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Nothing could be further from traditional Italian pizza, with its thin crust and delicate toppings, than the Chicago invention of the deep dish pizza. Deep dish was invented in 1943 at Pizzeria Uno, with stuffed pizza, a variation on deep dish, coming along a few decades later. (To make the terminology even more confusing, both deep dish and stuffed pizza are referred to as "Chicago-style pizza"). Stuffed pizza is very much a pie, with an additional layer of crust over the fillings and sauce over the top crust.
Chicago folklore says that Nancy's and Giordano's invented stuffed pizza at around the same time, but it was probably born in Nancy's kitchen; the Giordano brothers worked for Nancy's but ventured off on their own in the early 1970s. Today, most major cities have restaurants that attempt to create this Chicago masterpiece and the originals can even be found in the South: Nancy's has two Atlanta locations and Giordano's has locations in Florida, which should make us feel at home should we desire to retire there.
At least one reader recommended stuffed pizza from this Chicagoland favorite, and I was delighted that the Mokena location delivers to my house in New Lenox. I was also pleased that Giordano's offers an individual stuffed pizza, so I ordered the "baby spinach." I was concerned that the true experience of a stuffed pizza might be lost in its small size, but I needn't have worried. It was delicious. The sauce, cheese, crust and spinach were all in perfect harmony.
The good: No flavor is lost in the baby-sized pizza.
The bad: I've been craving it ever since.
Readers suggested Aurelio's and Enrico's, but since Enrico's offers their thick crust pizza on Wednesdays and Sundays only and I have a deadline, my Frankfort decision was made for me. I ordered a small stuffed pizza with spinach and mushrooms from Aurelio's (Gah! $18!) and brought it immediately home.
I was struck by how amazing the sauce was-- great tomato flavor, perfect seasoning. The mushrooms were a disappointment, though. Luckily, they didn't have the tinny flavor of canned mushrooms, but they certainly had the sliminess. In addition, the top layer of crust was awful; it was as if someone put a slice of wet bread over the top of the pizza.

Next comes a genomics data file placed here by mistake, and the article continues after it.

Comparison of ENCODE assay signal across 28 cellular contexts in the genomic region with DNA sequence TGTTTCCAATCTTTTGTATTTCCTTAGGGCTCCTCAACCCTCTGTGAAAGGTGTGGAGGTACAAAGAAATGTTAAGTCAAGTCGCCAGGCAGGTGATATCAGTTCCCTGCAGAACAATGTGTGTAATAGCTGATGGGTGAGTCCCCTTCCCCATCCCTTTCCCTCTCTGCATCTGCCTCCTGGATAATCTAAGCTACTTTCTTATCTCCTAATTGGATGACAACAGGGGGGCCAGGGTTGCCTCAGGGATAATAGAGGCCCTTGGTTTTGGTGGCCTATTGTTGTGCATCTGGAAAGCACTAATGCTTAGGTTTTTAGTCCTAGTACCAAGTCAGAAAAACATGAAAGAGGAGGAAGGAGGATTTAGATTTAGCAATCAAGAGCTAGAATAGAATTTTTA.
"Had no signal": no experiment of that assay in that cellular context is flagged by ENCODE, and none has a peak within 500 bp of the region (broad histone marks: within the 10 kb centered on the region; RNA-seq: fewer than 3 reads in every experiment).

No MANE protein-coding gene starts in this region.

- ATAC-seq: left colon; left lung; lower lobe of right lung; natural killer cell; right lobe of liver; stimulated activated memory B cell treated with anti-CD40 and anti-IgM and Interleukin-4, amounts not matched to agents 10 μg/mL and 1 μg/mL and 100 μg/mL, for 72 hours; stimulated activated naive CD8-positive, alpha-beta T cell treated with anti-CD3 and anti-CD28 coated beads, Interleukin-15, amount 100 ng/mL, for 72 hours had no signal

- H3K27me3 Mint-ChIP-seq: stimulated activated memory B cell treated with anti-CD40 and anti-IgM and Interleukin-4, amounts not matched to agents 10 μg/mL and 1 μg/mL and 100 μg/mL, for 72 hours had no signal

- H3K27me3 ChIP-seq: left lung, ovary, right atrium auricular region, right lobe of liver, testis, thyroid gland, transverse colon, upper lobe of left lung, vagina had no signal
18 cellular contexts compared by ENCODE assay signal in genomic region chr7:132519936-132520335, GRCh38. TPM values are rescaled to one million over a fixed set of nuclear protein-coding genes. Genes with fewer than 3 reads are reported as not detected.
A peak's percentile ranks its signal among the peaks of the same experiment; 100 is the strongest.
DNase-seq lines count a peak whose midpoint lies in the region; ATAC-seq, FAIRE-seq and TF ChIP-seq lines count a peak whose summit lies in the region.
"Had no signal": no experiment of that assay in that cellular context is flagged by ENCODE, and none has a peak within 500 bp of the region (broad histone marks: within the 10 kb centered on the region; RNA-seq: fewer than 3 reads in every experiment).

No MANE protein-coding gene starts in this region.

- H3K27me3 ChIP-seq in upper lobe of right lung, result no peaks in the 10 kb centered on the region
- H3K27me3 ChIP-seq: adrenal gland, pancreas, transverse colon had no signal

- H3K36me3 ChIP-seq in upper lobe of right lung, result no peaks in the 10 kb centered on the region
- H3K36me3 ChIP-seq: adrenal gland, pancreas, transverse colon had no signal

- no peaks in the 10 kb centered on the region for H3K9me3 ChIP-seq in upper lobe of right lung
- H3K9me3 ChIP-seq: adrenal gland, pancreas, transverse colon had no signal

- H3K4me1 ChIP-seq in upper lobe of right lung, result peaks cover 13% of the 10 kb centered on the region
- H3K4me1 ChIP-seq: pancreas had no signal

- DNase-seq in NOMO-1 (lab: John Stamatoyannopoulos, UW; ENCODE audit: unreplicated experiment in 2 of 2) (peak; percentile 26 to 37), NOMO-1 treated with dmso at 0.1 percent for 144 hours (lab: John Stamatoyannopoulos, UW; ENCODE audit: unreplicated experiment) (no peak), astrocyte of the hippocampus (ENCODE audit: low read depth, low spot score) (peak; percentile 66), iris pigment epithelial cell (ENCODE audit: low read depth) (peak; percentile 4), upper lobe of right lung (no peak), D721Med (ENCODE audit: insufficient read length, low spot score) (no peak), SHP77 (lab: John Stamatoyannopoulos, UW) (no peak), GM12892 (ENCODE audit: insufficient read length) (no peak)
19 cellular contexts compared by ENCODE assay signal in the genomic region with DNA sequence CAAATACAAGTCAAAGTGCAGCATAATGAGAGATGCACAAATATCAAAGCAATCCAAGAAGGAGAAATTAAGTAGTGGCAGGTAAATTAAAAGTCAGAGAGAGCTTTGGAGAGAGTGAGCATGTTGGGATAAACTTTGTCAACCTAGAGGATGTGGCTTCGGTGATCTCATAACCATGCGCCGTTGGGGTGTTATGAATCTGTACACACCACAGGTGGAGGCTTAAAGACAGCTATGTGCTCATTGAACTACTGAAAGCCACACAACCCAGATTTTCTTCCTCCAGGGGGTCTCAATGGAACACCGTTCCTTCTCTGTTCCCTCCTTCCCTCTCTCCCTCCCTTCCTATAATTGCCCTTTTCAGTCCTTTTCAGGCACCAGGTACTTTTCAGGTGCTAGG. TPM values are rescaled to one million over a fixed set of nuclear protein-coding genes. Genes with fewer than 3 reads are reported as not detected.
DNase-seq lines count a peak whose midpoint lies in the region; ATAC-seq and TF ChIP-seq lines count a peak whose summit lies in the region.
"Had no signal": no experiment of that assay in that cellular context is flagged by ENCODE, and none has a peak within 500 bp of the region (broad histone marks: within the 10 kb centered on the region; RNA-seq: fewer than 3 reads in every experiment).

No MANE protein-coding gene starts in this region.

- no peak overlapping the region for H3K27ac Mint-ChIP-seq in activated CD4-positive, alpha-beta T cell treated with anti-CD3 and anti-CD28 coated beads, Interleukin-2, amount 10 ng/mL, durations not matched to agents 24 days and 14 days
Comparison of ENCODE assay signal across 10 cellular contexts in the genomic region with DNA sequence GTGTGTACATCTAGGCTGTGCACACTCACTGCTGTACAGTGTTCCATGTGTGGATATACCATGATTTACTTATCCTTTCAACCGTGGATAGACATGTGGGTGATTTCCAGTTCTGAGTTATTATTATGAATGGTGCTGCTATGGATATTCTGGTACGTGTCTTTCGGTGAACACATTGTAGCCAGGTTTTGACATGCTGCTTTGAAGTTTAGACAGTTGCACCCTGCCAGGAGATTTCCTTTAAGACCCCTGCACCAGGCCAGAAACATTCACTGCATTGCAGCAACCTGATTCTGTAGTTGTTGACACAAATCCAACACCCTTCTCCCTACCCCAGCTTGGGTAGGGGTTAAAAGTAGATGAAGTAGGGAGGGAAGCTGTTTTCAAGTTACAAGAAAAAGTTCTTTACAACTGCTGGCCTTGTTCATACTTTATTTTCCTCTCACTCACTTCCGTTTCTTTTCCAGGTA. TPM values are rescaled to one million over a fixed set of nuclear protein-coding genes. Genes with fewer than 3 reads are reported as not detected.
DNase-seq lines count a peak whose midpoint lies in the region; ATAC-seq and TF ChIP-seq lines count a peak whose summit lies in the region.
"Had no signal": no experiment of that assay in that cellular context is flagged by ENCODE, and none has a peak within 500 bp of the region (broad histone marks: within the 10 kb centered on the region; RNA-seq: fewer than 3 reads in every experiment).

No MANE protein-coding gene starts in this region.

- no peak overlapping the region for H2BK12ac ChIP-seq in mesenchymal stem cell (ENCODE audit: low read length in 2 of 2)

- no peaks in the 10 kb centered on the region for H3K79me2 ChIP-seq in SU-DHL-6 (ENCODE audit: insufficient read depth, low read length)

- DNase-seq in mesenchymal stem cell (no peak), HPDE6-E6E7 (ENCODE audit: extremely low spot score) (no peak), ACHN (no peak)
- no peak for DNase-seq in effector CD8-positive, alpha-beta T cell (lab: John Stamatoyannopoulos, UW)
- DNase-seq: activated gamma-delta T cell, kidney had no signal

The good: Aurelio's has a very tasty pizza sauce.
The bad: The mushrooms and the mushy top crust made this a very expensive disappointment.
Nancy's, New Lenox
I have ordered from Nancy's several times in the year I've lived in Chicagoland, and when a reader suggested Nancy's, I felt sorry for the contenders because I was certain Nancy's would win.
But they burned my pizza.
The bottom was burned, the edges were burned. When I got it home and opened the box, I was simply stunned that they sent it home with me. And it wasn't just that the crust was burned; the whole thing was overcooked. I had ordered the chicken cacciatore pizza (and added spinach), and the pieces of chicken were as dry as the cheese, which had achieved the consistency of styrofoam. In general, I think Nancy's stuffed pizzas are amazing, but unfortunately, they dropped the ball this time.
The good: Nancy's has a great menu of specialty pizzas in delicious combinations.
The bad: They had an off day when I happened to come in, and sold me a burned pizza.
THE WINNER: Giordano's. Everything about that pizza was perfect. I wish I could snap my fingers and turn the rest of the Aurelio's pizza currently in my refrigerator into a Giordano's pizza.
Note: I feel compelled to mention that I didn't phone Nancy's to complain. I regret that decision (and now it's too late) and feel I did a disservice to Nancy's because perhaps I could be adding a section here about how they did right by me. Readers, feel free to comment below how Nancy's (or the other places mentioned) have properly or improperly handled your compaints.
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